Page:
“Disengagement happens, and poor management isn’t always the cause. The fact is that being an inspirational leader and an excellent coach aren’t always enough.”
Nick Tasler, Business Week, 03/26/2010
When it comes to a lot of things, technology,fashion, new books or movies, I must admit to being the “100th Monkey” of urban legend fame. You know me, I’m the guy who finally buys the 3.0 version of the I-Phone then runs around the office showing everyone what it can do like he just invented fire! Like for instance, I just discovered while creating this piece that you can edit a JPEG file. Did you know that was possible? Cool stuff!
With most things that would describe me, but not with Job Crafting, no Sireee, with this relatively new concept I was waaaay ahead of the curve.
You see the guy in the picture? That might have been me back in 1976, without the desktop and corn plant of course. ( I think that’s corn!) Sitting in my office in the corporate headquarters of a Fortune 50 company on any afternoon, except Friday, when it was slower! How did we deal with boredom on the job back then with no internet to surf, no texting etc.? I really don’t know about anyone else but I can tell you that one advantage of working in a large building in the center of San Francisco was that you could get lost for hours at a time and the window shopping was terrific. Sad I know, but true I swear.
I didn’t do well with the window shopping for all that long, maybe a couple of months and then I started to make regular trips down the hall to see if my manager had anything with a deadline that he wanted to hand off. When that didn’t work I’d stop in my co-workers offices and ask if they needed any help with anything. Both these tactics were an improvement on the window shopping routine but neither was really a sustainable solution. The big problem I was facing then was that we simply had too many people for the amount of work that needed to be done. What can I say other than to remind you that this was before the globalized economy and all the ensuing competition.
When after two years in the head office my manager made this sideways offer to me; “You wouldn’t want to transfer to Mississippi would you?” I snapped it up. Back in the plant environment it wasn’t like there was an overwhelming amount of work to be done either but I could cross functional lines more easily and there were always operations managers with cool analytical or people problems that they were more than happy to have me dive into. I was Job Craftin baby, and it wasn’t even 1980!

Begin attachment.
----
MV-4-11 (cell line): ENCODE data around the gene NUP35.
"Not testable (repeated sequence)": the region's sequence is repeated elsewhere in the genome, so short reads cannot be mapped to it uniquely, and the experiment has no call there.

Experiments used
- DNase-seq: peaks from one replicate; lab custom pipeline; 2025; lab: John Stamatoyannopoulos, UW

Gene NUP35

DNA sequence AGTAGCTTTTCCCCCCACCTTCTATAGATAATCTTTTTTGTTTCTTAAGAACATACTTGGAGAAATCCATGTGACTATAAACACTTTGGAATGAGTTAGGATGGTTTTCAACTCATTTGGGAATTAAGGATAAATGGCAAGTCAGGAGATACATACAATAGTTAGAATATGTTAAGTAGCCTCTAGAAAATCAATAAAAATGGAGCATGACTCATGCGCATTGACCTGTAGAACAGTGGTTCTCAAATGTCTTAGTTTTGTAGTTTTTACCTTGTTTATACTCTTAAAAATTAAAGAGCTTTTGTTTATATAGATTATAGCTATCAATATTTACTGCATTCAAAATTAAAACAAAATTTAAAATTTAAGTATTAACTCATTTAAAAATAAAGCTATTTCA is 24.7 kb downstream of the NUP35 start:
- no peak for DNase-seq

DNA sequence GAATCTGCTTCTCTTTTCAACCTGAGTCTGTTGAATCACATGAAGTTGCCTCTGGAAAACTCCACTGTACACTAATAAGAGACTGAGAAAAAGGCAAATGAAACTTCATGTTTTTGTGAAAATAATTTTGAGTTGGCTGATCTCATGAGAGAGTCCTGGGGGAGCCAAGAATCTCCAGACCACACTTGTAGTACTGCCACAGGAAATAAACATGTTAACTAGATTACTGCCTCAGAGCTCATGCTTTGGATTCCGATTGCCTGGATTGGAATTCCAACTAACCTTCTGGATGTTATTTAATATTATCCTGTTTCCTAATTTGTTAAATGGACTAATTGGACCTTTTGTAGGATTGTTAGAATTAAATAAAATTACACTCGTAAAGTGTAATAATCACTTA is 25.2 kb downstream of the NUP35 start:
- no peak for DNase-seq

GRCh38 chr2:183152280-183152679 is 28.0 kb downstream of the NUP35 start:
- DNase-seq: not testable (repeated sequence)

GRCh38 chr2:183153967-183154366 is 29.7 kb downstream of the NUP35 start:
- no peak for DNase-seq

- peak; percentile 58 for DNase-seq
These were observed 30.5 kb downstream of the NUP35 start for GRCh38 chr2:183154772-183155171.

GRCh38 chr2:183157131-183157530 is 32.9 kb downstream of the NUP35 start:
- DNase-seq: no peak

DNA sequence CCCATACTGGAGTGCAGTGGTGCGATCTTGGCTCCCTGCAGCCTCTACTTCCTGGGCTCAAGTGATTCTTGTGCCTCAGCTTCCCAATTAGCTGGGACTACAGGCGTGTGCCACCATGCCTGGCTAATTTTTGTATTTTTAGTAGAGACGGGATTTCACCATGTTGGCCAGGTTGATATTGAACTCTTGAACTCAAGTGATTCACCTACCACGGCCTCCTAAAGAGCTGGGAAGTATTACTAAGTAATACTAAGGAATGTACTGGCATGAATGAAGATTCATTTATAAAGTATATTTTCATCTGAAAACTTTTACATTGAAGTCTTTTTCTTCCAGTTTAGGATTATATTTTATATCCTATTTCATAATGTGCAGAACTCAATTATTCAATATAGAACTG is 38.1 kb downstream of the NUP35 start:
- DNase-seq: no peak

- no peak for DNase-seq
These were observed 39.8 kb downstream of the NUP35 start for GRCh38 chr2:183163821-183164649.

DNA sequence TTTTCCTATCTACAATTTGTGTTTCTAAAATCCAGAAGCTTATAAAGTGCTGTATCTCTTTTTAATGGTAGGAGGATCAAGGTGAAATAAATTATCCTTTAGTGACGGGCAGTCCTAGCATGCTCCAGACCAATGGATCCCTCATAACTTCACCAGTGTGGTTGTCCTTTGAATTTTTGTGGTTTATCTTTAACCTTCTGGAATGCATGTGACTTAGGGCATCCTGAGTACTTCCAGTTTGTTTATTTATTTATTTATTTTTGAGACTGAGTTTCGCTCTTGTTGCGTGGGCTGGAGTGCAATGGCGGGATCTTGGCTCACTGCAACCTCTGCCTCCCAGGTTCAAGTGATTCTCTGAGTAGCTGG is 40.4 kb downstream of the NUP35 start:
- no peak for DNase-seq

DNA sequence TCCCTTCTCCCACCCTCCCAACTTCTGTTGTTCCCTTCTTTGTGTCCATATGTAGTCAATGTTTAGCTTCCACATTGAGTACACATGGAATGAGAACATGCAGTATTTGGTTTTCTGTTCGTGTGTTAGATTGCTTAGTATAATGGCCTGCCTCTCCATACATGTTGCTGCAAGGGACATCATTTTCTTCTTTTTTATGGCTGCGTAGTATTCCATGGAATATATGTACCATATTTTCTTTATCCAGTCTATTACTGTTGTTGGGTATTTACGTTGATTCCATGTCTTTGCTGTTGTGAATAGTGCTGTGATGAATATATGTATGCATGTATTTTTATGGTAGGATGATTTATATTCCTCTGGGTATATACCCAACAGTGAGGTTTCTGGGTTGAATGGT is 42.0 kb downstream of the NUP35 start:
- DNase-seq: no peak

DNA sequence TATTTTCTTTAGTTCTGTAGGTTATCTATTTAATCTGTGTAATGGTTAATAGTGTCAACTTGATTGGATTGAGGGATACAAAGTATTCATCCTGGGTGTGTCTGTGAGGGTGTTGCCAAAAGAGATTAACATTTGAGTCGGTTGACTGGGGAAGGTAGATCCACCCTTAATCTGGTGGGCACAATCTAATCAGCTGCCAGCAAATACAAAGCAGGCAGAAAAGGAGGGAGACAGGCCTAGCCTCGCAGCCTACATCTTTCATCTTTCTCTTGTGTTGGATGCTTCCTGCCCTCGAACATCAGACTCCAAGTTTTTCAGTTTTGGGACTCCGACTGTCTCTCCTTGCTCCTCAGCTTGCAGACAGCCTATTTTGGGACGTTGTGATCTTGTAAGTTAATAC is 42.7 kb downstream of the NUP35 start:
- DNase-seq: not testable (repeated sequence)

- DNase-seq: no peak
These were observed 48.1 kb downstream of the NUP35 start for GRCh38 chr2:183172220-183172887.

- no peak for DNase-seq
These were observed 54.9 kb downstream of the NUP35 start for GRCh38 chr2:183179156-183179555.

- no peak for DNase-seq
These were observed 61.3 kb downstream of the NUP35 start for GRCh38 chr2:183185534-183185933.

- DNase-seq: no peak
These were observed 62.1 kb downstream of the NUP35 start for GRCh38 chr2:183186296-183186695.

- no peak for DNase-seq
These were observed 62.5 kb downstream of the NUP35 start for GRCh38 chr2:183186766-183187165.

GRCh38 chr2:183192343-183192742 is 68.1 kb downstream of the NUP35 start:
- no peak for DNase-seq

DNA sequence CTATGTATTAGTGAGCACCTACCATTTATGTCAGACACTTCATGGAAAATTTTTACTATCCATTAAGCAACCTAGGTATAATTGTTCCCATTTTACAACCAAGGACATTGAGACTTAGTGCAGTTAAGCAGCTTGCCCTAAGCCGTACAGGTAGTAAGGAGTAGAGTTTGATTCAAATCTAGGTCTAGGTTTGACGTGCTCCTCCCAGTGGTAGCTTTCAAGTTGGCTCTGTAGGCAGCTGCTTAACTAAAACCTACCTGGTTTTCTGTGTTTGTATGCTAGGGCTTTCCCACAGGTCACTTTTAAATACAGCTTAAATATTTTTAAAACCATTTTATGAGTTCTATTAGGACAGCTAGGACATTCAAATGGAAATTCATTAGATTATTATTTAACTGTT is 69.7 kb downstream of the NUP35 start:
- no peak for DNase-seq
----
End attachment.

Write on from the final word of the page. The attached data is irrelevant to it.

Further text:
When I started my own organizational development company a few years later I remembered the pain of the experience of having every one of my managers happy with my performance and being bored beyond words. As we built the organization we made a practice of letting people involve themselves in what interested them, as long as they had their assignments covered. We only had two rules regarding working in the company. If you needed to be managed we probably didn’t need you and if you were not entirely happy doing the job you had been assigned you should either get busy and figure out what we were doing you did enjoy or leave and find something suited your interests. We did not want anyone there because they needed a job and for sure I wasn’t about to be the enabler of someone wasting even a day of their life just to pay the bills.
We never got to be more than a fifteen person company but over the 20+ years we had the business we had four employees join us as office administrators, get interested in our consulting practice, train themselves up on the job and eventually become billable consultants, no college degrees, just a big bucket of “I wanna!” Two of these folks now have their own practices, one works as the business manager in her husband’s medical practice and the other has gone back to office administration but with a strong focus on customer service and account management. They all remain close associates. Somewhere in their experience with us these people really got the message that their satisfaction was their responsibility and we meant to partner with them as long as what they were doing was consistent with the needs of the business.
I am pretty sure we had an advantage over many workplaces because I have always been willing to use my company for experimental purposes and wouldn’t ask any client to try out something we had not tested on ourselves. But I think it is also a matter of values and having your practices match your words. Something like. we believed our employees really were our most important asset so we acted like it!
In doing research for this post I ran across a couple of very solid sources you may want to tap yourself. McBassi & Company ran a short piece in their blog on April 14 (Mike Powers) which hooked me up to Nick Tasler’s piece in Bloomberg/Businessweek (see above) which introduced me to Amy Wrzesniewski and what she has been studying on “job crafting” for more than a decade. Nick’s article looks at the opportunity of “Job Crafting” from the manager’s perspective and offers some tips on trying this out especially if you are concerned about keeping your best people engaged. Another source worth looking at ‘Hate Your Job? Here’s How to Reshape It” authored by Jeremy Caplan appeared in Time last December. Amy W. gets kudos here again and this time the issue gets examined from the employee perspective.
I guess this ‘Job Crafting’ thing is really heating up huh? Where were all these guys back in 1976 when I was washing the mud off my sweet potato?